NCWS tasks army on implementation of gender policy

The National Council for Women Societies (NCWS) has urged the leadership of the Nigerian Army to ensure the implementation of the Armed Forces of Nigeria Gender Policy.

National President of NCWS, Hajia Lami Lau, made the call when she paid a courtesy visit to the Chief of Army Staff, Lt.-Gen. Faruk Yahaya, on Thursday in Abuja.

Lau said the visit was to see ways of strengthening collaboration between the army and NCWS to ensure robust and holistic approach to addressing the multifaceted security challenges facing the nation.

She commended the Nigerian Army for taking the lead in promoting gender and affirmative action for women through the Armed Force Gender Policy that was inaugurated in 2021.

According to her, the policy seeks to among others, ensure 35 per cent affirmative action for women and achieve increased women involvement in recruitment and enlistment, training, retention, promotion, posting, operations, amongst others.

She said that a policy could only be relevant by the extent of its implementation.

“Perhaps, this visit will offer us the opportunity to hear from you Sir, on the steps the army is currently taking to actualise this lofty vision by the full implementation of the gender policy.

“This is particularly important to us as NCWS because just as I earlier stated, the council’s vision is built on ensuring gender inclusiveness and increased participation of women in decision-making processes.

“We believe the full implementation of the Policy will take care of the structural challenges that tend to militate against women’s advancement in the military.

“There have been reported cases where women were prevented from participating in combat duties and only restricted to the supportive aspect of the military such as welfare, human resource, personnel, logistics, and medical services.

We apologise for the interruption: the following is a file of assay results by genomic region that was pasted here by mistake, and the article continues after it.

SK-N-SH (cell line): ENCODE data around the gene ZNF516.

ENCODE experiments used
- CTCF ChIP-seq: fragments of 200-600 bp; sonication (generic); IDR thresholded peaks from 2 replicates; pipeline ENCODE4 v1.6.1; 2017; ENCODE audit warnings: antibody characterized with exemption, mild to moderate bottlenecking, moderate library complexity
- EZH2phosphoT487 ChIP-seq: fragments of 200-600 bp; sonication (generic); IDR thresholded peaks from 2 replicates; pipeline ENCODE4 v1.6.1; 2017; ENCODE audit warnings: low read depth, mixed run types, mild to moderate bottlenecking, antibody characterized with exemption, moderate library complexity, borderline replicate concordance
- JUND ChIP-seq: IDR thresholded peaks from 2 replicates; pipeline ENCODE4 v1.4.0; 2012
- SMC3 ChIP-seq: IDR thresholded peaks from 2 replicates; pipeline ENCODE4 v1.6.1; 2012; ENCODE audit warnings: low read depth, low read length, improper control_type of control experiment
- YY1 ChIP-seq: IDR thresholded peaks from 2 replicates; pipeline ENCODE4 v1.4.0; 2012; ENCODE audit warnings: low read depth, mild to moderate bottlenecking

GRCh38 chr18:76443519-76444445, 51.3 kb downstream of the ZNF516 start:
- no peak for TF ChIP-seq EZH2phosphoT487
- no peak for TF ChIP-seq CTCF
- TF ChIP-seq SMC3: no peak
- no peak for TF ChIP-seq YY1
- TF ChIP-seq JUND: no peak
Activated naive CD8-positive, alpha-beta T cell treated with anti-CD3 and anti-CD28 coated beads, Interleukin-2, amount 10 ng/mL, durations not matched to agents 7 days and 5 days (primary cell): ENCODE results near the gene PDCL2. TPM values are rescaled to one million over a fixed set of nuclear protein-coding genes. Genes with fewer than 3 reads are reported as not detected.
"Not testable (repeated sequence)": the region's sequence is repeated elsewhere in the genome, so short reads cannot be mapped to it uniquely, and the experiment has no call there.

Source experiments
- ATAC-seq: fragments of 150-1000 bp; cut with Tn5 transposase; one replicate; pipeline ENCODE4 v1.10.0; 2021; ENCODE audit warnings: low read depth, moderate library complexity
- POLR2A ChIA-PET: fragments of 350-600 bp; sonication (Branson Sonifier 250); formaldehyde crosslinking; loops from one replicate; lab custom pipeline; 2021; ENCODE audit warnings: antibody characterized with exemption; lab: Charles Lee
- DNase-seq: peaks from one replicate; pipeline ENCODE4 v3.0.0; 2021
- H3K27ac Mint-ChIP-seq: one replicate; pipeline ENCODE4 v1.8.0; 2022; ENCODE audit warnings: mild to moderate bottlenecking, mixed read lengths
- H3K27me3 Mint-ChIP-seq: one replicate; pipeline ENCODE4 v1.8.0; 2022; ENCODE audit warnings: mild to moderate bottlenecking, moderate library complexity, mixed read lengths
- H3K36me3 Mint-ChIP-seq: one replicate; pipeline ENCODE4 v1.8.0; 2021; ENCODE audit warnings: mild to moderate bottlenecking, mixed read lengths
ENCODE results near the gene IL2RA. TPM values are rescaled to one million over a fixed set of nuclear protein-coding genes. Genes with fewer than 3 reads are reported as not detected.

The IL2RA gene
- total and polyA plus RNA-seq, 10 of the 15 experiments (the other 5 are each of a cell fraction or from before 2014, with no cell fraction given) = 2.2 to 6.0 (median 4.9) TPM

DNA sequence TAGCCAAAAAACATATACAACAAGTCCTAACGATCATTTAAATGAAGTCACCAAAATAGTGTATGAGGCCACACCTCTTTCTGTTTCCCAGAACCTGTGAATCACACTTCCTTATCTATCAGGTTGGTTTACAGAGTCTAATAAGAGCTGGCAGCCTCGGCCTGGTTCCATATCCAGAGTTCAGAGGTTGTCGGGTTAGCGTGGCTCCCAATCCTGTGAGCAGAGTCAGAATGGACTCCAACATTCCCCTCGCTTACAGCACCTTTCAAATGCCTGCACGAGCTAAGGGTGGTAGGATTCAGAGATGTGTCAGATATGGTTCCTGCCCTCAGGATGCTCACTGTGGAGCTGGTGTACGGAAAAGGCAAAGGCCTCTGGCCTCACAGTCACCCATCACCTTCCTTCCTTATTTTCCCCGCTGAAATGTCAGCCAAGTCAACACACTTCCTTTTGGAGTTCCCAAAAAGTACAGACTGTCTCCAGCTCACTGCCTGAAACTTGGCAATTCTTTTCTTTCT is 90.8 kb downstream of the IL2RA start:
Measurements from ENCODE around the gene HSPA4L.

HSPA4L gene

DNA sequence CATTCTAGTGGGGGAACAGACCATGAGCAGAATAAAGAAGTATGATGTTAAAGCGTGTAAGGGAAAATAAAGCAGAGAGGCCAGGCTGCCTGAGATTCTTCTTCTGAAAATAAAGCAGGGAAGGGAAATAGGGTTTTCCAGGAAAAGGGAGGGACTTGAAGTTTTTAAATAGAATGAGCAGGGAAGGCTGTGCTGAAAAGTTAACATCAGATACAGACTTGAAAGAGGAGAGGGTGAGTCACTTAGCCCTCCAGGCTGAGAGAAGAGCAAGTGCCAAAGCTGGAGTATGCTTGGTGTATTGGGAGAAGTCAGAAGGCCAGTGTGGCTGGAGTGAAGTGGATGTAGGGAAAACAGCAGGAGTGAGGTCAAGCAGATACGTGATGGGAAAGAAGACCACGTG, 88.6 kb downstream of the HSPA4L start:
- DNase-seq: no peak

“We must move from policy to action by ensuring a gender culture in the Nigerian army,” she said.

Lau said the security issues bedeviling the country still abound probably because the security architecture had not been redefined to fully explore the potential of women for operational effectiveness.

She said that ensuring gender equality in the effort to address violent conflicts in Nigeria in line with the UN Security Council Resolution 1325 was critical to achieving lasting solutions.

According to her, evidence indicates that women who participate in peace processes are usually focused less on the spoils of the war, rather their focus is majorly on reconciliation, economic development, education and transitional justice which are all critical elements of sustained peace.

“For this cause sir, we must recognize and implement the three pillars of the women’s peace and security agenda which are protection, prevention and participation,” she added.

The National president pledged the willingness of NCWS to collaborate with the Nigerian army to ensure gender mainstreaming in armed forces.

Responding, the Chief of Army Staff, Lt.-Gen. Faruk Yahaya, assured the women of his commitment to ensuring full implementation of affirmative action in the Nigerian Army.

Yahaya said that efforts were being made to give women a sense of belonging by exploring their potentials in their areas of competence, adding that it was work in progress.

He said that women were being given opportunities in all army units and corps, adding that the establishment of the Women Corp was a step further.

According to him, there are areas that are best fitted for women and this is universal, even in the advanced armies.

The COAS said the current recruitment of specialists like medical personnel into the army would afford more women the opportunity to get enlisted in to the army.

He assured the women that Nigerian army would partner with NCWS on its projects and programmes.

Edited By: Sumaila Ogaje (NAN)

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